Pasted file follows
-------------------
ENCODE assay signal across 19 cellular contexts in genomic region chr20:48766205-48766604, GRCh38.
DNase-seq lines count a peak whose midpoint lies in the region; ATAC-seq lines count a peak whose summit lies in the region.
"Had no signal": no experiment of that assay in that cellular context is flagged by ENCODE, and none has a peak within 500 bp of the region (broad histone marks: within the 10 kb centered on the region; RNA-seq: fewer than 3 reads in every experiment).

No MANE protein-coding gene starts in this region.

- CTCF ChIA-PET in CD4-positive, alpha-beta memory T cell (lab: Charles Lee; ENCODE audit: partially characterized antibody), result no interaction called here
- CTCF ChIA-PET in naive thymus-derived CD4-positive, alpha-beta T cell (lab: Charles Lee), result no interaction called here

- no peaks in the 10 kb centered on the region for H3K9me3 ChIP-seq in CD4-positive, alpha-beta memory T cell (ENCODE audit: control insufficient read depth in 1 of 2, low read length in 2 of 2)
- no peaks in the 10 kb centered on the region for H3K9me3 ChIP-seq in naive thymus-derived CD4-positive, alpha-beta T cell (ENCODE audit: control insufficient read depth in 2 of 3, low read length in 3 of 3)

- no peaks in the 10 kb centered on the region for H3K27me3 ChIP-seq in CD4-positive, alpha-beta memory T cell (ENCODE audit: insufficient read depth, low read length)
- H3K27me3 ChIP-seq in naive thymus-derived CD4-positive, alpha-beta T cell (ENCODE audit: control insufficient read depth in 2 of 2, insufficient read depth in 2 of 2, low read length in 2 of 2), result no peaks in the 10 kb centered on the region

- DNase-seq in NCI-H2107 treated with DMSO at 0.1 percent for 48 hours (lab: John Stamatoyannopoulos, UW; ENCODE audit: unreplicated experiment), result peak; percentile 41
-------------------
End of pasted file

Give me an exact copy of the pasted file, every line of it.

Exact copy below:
ENCODE assay signal across 19 cellular contexts in genomic region chr20:48766205-48766604, GRCh38.
DNase-seq lines count a peak whose midpoint lies in the region; ATAC-seq lines count a peak whose summit lies in the region.
"Had no signal": no experiment of that assay in that cellular context is flagged by ENCODE, and none has a peak within 500 bp of the region (broad histone marks: within the 10 kb centered on the region; RNA-seq: fewer than 3 reads in every experiment).

No MANE protein-coding gene starts in this region.

- CTCF ChIA-PET in CD4-positive, alpha-beta memory T cell (lab: Charles Lee; ENCODE audit: partially characterized antibody), result no interaction called here
- CTCF ChIA-PET in naive thymus-derived CD4-positive, alpha-beta T cell (lab: Charles Lee), result no interaction called here

- no peaks in the 10 kb centered on the region for H3K9me3 ChIP-seq in CD4-positive, alpha-beta memory T cell (ENCODE audit: control insufficient read depth in 1 of 2, low read length in 2 of 2)
- no peaks in the 10 kb centered on the region for H3K9me3 ChIP-seq in naive thymus-derived CD4-positive, alpha-beta T cell (ENCODE audit: control insufficient read depth in 2 of 3, low read length in 3 of 3)

- no peaks in the 10 kb centered on the region for H3K27me3 ChIP-seq in CD4-positive, alpha-beta memory T cell (ENCODE audit: insufficient read depth, low read length)
- H3K27me3 ChIP-seq in naive thymus-derived CD4-positive, alpha-beta T cell (ENCODE audit: control insufficient read depth in 2 of 2, insufficient read depth in 2 of 2, low read length in 2 of 2), result no peaks in the 10 kb centered on the region

- DNase-seq in NCI-H2107 treated with DMSO at 0.1 percent for 48 hours (lab: John Stamatoyannopoulos, UW; ENCODE audit: unreplicated experiment), result peak; percentile 41